In fact, actual head-to-head battles between the two in top form have been rarer than we might have liked. Too often, especially in recent years, one has crashed out, been injured from a crash in a previous race, or been out of form after a crash.

They clashed at the 2010 Tour of Flanders, where Cancellara rode Boonen off his wheel on the Kapelmuur to win (find a video on YouTube, it’s an astonishing display of controlled power). They were both in the top 10 in 2006, which Boonen won, and again in 2014 which was Cancellara’s.

At Paris-Roubaix they met more often: they genuinely competed in 2005 (Boonen), 2006 (Cancellara), 2008 (Boonen), 2010 (Cancellara, Boonen 2nd) and 2014 (Terpstra).

But the last few years we have been starved of the sight of Spartacus and Tommeke pounding over the cobbles together, and this year we will see neither.

Each has earned his place individually amongst the greats of cycling, rare enough talents in their own rights. But their careers have overlapped almost completely, allowing the pair to dominate the cobbled monuments for the last decade.

Since Boonen’s first Paris-Roubaix victory in 2005, the pair have shared 7 out of 10 editions.

In the Tour of Flanders, it’s 6 out of 10. Considering the rare combination of strength, skill and good luck required to win even one of these monster races, those figures are staggering.

Cancellara has won Paris-Roubaix three times, the Tour of Flanders three times, Milan-San Remo once (we’ll leave his four world time trial championships and Olympic gold medal out of this for now).

Boonen’s collection includes four Paris-Roubaix wins and three Tours of Flanders, plus a swag of smaller cobbled classics (E3 and Gent-Wevelgem have been happy hunting grounds) and a world road race title.

Both have won many other races, of course.

Which is better? Both are great. Nobody has won Paris-Roubaix more than Boonen, but Cancellara has never had the team support that his Belgian rival has enjoyed. Each has produced rides of stunning brilliance, panache and sheer guts.

I can’t really see Boonen winning another Tour of Flanders or Paris-Roubaix. He hasn’t won a cobbled monument since 2012, when he stormed away from the field and rode 53km solo to victory (again, find it on YouTube). It was arguably his best victory, but he hasn’t been able to reach those heights since (crashes have been the main cause).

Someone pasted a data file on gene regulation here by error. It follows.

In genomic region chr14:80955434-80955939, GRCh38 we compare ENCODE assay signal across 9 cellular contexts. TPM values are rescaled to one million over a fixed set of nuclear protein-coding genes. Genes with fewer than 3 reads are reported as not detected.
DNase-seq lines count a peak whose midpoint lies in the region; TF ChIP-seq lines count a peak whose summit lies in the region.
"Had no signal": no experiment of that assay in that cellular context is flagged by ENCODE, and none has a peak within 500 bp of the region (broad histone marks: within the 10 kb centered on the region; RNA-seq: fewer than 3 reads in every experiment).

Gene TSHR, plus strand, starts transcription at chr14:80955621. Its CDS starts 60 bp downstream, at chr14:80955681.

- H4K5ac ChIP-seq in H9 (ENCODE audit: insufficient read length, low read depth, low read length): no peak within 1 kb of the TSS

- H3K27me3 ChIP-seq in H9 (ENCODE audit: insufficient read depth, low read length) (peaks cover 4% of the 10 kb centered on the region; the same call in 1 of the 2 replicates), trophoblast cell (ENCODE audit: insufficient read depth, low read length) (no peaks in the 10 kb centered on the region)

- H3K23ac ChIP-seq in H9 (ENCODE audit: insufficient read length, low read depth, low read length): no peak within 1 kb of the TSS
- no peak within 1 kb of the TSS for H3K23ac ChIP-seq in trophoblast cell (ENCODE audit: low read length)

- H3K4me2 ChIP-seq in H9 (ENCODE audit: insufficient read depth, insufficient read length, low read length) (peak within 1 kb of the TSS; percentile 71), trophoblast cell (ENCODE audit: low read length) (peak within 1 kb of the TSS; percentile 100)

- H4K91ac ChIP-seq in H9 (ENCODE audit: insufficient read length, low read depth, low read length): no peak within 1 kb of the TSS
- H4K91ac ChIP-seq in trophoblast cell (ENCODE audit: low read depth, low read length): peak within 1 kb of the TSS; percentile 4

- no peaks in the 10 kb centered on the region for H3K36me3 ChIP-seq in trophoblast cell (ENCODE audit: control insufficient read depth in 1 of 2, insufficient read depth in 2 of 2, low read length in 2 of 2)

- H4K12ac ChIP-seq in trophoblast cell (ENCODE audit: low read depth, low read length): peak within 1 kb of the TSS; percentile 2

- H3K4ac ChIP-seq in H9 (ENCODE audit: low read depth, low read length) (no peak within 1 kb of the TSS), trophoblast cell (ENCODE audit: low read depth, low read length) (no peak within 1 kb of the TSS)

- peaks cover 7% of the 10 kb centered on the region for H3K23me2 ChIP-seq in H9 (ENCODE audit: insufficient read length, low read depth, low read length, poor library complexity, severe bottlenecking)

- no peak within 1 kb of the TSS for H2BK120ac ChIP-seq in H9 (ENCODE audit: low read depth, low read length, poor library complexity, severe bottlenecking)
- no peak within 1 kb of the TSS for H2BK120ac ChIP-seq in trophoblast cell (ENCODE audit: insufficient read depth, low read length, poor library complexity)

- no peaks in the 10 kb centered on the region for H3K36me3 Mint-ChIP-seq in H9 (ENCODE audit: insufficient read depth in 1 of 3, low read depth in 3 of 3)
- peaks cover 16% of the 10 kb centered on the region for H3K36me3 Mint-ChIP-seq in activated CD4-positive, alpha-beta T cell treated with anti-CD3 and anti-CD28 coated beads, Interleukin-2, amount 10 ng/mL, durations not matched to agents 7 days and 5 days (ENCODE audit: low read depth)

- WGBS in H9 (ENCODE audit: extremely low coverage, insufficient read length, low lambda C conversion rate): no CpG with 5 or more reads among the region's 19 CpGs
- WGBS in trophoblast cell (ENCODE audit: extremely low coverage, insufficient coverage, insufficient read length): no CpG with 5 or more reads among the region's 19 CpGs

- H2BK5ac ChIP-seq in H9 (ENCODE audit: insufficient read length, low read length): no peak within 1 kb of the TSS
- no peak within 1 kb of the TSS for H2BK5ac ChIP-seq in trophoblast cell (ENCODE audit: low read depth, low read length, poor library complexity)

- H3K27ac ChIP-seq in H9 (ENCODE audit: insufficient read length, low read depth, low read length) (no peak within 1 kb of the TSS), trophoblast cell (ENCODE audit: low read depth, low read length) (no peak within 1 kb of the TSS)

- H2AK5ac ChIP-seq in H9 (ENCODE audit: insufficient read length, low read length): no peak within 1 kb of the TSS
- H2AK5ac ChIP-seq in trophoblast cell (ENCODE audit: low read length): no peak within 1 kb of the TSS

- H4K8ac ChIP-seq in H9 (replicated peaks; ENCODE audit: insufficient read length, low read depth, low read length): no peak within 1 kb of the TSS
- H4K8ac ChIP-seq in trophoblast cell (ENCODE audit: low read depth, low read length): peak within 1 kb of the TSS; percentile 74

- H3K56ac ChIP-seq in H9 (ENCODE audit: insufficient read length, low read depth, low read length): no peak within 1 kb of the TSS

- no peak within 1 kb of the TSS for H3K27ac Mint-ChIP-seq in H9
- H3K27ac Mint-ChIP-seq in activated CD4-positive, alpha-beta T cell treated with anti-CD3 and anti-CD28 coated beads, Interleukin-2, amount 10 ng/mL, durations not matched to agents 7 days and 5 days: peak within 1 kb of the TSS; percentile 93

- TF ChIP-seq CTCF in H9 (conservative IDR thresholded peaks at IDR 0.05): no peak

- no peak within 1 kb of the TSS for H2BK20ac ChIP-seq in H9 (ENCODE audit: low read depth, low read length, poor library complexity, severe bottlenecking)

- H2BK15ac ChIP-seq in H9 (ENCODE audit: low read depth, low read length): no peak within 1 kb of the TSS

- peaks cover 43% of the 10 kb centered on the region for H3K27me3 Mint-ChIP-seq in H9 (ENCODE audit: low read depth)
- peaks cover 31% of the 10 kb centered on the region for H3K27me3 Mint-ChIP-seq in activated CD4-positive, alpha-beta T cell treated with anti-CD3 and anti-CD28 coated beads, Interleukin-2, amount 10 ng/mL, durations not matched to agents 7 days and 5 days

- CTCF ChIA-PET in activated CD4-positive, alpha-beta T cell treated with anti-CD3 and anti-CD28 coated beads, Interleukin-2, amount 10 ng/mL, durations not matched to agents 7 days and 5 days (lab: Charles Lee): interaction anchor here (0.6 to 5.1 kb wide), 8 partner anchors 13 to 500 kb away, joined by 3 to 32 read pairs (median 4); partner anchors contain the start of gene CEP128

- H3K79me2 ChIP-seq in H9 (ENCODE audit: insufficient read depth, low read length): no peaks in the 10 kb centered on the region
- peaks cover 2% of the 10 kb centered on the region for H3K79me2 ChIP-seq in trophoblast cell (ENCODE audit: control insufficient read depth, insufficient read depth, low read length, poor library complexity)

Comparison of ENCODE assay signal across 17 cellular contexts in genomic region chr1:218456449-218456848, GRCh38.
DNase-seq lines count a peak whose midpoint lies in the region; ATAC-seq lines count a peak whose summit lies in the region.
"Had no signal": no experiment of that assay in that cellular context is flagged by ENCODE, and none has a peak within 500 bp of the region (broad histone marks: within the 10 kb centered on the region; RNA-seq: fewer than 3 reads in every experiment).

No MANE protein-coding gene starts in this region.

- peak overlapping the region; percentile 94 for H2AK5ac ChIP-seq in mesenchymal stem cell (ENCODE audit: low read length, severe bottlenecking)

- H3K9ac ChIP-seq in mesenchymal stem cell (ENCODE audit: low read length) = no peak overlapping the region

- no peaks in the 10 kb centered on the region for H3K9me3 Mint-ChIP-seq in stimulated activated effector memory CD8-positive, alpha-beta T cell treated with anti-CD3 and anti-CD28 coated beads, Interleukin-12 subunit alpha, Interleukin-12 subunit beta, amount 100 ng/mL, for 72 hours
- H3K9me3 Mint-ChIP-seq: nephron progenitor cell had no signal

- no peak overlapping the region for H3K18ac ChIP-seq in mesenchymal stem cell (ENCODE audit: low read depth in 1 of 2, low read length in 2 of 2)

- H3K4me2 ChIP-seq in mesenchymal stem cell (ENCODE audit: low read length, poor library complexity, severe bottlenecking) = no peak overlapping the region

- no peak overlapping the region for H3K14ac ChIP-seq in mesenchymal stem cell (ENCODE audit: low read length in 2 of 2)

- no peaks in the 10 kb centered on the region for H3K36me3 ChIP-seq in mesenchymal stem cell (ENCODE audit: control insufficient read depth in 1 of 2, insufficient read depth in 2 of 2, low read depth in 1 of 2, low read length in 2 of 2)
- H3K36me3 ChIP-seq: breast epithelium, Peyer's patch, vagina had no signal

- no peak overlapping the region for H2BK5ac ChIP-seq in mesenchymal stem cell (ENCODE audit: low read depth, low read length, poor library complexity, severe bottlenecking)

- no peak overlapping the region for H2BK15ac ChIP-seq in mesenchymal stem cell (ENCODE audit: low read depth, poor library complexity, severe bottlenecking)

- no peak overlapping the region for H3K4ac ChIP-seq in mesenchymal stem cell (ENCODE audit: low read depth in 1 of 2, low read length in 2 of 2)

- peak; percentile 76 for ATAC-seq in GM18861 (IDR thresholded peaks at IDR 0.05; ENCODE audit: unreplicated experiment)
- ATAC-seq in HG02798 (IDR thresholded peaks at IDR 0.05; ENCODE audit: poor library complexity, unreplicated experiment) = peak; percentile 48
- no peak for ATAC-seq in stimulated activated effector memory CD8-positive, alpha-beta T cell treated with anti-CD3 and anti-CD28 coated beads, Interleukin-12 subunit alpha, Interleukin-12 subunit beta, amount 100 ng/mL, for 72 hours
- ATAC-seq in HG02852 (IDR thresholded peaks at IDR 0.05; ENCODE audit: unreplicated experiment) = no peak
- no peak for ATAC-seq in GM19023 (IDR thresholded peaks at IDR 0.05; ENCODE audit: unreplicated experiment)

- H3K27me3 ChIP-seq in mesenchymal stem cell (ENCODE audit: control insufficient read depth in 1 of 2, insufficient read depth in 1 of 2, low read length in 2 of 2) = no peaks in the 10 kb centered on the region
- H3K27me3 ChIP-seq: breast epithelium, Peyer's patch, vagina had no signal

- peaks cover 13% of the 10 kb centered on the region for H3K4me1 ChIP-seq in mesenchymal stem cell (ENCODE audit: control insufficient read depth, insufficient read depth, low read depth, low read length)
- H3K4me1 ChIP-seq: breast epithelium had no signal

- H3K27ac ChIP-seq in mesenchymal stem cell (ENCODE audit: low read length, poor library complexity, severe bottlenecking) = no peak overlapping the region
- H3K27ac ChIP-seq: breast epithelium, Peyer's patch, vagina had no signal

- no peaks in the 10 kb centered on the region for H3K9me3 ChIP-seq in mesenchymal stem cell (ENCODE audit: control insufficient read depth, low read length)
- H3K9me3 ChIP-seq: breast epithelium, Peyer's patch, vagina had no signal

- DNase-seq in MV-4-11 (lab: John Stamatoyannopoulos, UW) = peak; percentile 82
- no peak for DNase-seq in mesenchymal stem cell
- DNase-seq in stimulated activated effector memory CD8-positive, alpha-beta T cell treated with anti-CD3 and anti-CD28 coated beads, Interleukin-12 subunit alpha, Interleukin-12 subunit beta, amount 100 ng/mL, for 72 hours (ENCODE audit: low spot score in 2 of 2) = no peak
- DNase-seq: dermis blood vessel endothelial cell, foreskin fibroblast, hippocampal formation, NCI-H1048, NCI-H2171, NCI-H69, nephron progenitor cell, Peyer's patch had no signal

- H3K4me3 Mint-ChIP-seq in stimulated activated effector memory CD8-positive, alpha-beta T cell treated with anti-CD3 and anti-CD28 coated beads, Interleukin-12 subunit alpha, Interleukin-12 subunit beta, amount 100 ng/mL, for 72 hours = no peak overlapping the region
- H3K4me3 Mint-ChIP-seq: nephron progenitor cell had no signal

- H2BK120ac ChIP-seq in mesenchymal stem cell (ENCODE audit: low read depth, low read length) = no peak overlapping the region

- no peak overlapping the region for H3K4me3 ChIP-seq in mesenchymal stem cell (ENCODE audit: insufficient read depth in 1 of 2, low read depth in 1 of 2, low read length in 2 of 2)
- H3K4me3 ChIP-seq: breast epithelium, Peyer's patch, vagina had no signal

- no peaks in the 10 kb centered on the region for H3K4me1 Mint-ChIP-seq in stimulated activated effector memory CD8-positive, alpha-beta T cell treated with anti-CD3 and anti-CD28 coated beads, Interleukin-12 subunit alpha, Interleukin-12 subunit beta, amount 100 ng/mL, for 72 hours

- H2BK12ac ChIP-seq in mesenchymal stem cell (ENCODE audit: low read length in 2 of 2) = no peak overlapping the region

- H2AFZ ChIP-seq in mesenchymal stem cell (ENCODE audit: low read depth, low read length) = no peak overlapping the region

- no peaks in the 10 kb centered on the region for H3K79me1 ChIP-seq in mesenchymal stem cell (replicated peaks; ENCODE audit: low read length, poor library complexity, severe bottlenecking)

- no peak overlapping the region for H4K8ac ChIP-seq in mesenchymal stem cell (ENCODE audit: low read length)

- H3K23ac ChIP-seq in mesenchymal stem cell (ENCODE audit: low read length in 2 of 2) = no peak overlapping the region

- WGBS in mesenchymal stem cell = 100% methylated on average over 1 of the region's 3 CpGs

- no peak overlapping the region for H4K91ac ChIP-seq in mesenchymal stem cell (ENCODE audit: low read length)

He was close in 2014, but his teammate Niki Terpstra attacked solo from a reduced bunch and took the win.

By 2016, Boonen will be 35, and his sprint has noticeably faded over the last two or three years. He’s still a formidable rider, but he no longer carries that untouchable aura. See the way Ian Stannard caught and dropped him at Omloop Het Nieuwsblad a few weeks ago.

Cancellara has maintained his dominance better than Boonen, but he still can’t rely on his team like Boonen can, and he too will be 35 by the spring of 2016. He is the most heavily-marked rider in the peloton – his Spartacus nickname is apt considering the overwhelming odds he faces in every race. To win, he needs to be at his absolute peak, because he is never given an inch of space.

He’s said he’ll probably retire at the end of 2016, giving him only one more chance at the cobbles.

Over the next two weeks, get used to the cobbled monuments without these two giants.

Yes, change is inevitable and the next generation has some exciting talents: Sep Vanmarcke, John Degenkolb, Peter Sagan, Michal Kwiatkowski, and Alexander Kristoff among the best. This week’s Tour of Flanders will be the most open for years.

That’s all well and good, but it is sad to see an historic rivalry finish with a dropped water bottle and hospital beds, and not with blazing wheels over the Carrefour de l’Arbre.

This piece originally appeared on The Roar

Van Dijk smashed Flanders, but Belgian TV dropped the ball

It took a remarkable individual performance from a time trial champion to win the Ronde van Vlaanderen. A dominant ride combining raw power, skill over the cobbles, and plenty of panache.